frankwl wrote:I'd rather Wikepedia existed than not but I'd never take it as the final authority on anything. It's a good guide to what one should verify and research on any subject . So goes for any encyclopedia. I've known contributors to Brittanica whose interpretations and relating of "facts" was, well, a little questionable. Whoever wrote the Captain Walker article was obviously keen to enhance the rising revisionist attitude that Nazi Germany was right and the Allies were wrong. Typical of this is the condemnation of Dorecetshire and Maori fleeing a U Boat warning after rescuing just 155 sailors when Bismarck was sunk. Nobody mentions that when Glorious went down more than 900 men went into the water and all but a handful perished while Scharnhorst and Gneisenau steamed away. Walker was fighting one of the most vicious naval wars in history and did less questionable things than some elements of the U.S. navy fighting the same kind of battle in the Pacific. Whatever Walker did I bet Prien or Kretshmer would have snorted with classic German disgust at his detractors today.


In fairness, Scharnhorst did stop and pick up a handful of survivors.

As for Dorsetshire and Maori - well every RN captain was hopefully well aware of what happened in September 1914 when Aboukir, Hogue and Cressy were all sunk in a matter of minutes by one very primitive submarine.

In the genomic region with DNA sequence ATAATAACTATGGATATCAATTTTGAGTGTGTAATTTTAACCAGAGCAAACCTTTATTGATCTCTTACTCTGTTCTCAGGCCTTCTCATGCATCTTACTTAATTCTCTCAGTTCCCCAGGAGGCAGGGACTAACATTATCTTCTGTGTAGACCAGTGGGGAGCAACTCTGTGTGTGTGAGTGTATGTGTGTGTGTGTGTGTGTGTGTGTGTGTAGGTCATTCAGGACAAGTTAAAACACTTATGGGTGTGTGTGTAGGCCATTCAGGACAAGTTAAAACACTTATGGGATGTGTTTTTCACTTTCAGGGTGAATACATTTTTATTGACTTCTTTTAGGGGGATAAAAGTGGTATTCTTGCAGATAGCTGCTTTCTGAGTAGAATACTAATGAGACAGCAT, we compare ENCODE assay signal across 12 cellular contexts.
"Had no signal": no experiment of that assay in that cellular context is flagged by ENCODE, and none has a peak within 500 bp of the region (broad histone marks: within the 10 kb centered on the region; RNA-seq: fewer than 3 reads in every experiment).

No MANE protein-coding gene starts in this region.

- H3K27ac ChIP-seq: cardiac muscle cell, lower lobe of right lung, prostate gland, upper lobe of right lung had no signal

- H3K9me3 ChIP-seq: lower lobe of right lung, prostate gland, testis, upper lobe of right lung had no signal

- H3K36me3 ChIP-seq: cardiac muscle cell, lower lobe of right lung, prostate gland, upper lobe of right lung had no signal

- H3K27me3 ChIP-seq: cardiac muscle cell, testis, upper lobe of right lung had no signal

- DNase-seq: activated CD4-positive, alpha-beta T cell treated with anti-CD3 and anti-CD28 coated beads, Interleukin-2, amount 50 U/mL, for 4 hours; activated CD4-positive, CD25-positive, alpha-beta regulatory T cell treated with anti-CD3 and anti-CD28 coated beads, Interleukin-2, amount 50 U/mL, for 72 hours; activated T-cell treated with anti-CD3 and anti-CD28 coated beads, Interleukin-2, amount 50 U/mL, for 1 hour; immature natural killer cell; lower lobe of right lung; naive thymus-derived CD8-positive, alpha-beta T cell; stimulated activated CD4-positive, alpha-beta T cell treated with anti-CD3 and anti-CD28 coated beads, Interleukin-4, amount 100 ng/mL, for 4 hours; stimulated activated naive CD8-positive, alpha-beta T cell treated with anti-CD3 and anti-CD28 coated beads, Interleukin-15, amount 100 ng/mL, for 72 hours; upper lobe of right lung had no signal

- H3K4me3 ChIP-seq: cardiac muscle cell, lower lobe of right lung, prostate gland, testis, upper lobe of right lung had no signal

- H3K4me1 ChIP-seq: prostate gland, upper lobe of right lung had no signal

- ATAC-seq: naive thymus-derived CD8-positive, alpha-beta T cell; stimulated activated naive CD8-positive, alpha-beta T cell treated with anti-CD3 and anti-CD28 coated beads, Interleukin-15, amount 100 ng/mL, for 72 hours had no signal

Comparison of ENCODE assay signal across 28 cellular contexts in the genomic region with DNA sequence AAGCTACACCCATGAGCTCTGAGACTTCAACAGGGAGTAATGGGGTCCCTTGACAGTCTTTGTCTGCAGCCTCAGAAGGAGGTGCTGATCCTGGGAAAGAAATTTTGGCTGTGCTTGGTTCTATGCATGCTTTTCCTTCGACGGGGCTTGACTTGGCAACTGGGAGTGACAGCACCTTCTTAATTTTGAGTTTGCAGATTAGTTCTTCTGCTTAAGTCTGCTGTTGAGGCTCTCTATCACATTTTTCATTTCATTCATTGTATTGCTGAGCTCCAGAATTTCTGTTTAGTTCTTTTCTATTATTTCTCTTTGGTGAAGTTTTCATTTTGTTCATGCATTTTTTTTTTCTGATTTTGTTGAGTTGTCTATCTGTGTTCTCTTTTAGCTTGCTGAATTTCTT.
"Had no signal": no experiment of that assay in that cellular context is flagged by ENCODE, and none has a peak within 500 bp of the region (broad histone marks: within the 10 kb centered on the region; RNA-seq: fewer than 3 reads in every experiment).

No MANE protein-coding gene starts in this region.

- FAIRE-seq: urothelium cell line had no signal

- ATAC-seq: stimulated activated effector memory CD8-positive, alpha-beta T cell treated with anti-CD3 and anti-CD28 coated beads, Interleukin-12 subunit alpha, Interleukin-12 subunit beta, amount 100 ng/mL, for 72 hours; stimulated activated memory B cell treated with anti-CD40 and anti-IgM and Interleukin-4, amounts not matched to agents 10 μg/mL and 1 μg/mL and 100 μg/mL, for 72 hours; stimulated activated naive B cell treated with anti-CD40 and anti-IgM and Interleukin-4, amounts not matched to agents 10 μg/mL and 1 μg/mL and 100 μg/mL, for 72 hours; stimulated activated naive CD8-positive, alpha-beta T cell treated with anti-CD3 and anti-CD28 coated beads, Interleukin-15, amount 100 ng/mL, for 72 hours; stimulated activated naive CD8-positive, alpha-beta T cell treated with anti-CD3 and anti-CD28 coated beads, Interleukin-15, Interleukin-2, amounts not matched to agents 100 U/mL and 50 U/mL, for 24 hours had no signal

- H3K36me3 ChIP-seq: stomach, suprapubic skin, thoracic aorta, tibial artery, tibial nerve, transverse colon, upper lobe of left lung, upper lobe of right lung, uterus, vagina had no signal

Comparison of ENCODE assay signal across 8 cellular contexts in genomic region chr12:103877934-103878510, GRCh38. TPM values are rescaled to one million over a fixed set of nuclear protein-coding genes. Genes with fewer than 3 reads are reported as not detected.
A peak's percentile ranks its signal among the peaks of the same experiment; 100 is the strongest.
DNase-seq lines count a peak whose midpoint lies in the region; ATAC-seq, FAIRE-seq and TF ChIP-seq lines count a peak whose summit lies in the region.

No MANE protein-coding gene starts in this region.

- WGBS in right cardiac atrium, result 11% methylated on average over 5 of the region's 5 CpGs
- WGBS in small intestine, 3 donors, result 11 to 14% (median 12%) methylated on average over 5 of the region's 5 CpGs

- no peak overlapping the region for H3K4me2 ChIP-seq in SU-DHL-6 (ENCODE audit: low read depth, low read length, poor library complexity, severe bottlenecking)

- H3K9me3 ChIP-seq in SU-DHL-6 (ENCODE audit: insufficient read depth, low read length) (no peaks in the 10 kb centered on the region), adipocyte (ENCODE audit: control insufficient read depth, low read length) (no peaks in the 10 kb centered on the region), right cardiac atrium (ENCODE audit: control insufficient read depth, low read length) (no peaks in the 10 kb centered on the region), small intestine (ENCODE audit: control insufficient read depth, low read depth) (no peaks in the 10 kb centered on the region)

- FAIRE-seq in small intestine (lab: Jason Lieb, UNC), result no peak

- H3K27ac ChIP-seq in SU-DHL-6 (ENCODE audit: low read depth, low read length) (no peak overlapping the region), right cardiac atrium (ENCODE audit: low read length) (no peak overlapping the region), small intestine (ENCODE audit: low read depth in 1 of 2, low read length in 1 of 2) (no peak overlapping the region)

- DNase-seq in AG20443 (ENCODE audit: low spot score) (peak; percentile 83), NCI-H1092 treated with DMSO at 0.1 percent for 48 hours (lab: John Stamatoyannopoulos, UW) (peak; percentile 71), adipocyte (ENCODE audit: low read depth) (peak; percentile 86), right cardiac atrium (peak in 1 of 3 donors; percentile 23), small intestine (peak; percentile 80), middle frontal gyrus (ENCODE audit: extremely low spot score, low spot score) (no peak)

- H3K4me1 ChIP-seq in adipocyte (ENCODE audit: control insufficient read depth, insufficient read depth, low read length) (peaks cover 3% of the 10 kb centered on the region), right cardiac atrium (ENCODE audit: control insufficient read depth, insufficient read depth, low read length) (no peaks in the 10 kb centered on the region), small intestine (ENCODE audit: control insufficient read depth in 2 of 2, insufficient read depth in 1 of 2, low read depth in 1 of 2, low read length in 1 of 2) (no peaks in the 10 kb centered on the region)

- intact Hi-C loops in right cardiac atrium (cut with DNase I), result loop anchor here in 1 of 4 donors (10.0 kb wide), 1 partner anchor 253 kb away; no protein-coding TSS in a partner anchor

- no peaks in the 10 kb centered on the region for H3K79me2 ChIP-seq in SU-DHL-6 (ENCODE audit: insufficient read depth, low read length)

''Give me a Ping and one Ping only'' - Sean Connery.
User avatar
RF
Senior Member
 
Posts: 6935
Joined: Wed Sep 20, 2006 1:15 pm
Location: Wolverhampton, ENGLAND

Re: Wikipedia - Word of Warning

Postby mike kemble » Thu Jun 09, 2011 7:33 pm

When a U boat proximity warning goes out, everybody moves!! And, there was a u boat in the area, as reported, summoned by Lindemann, for the war diary.
http://www.secondworldwar.org.uk
User avatar
mike kemble
Supporter
 
Posts: 54
Joined: Mon Oct 18, 2004 12:17 pm
Location: Sutton Coldfield England

Re: Wikipedia - Word of Warning

Postby frankwl » Thu Jun 16, 2011 2:03 pm

Hello, you have to pardon my ignorance, I've never read Scharnhost stopped to rescue survivors, only that most everyone from Glorious died. And you're absolutely right about Aboukir et al and the shock wave that sent through the Empire. Discarding the fact that those obsolete ships should never have been on patrol together in the first place the perception that the Royal Navy could lose three armored cruisers in a few minutes to a German U boat had people, high anid low, wondering if they'd backed the wrong horse (as in battleships and battle cruisers). It must have been a jolt to the Royal Navy itself that had enjoyed unchallenged supremacy for a century only to discover how deadly Germans are when they put to sea. And courageous. Only the Japanese kamakaze had a higher casualty rate than the U boats of the Second World War. We forget, I think, in regarding Bismarck, Scharnhost, Graf Spee, as juggernaughts that they had to sneak out of anchorage and whatever they achieved were always on the run from that most lethal of enemies, the Royal Navy.
frankwl
Member
 
Posts: 52
Joined: Sat May 21, 2011 6:32 am

Next

Return to Naval History in General

Who is online

Users browsing this forum: No registered users and 1 guest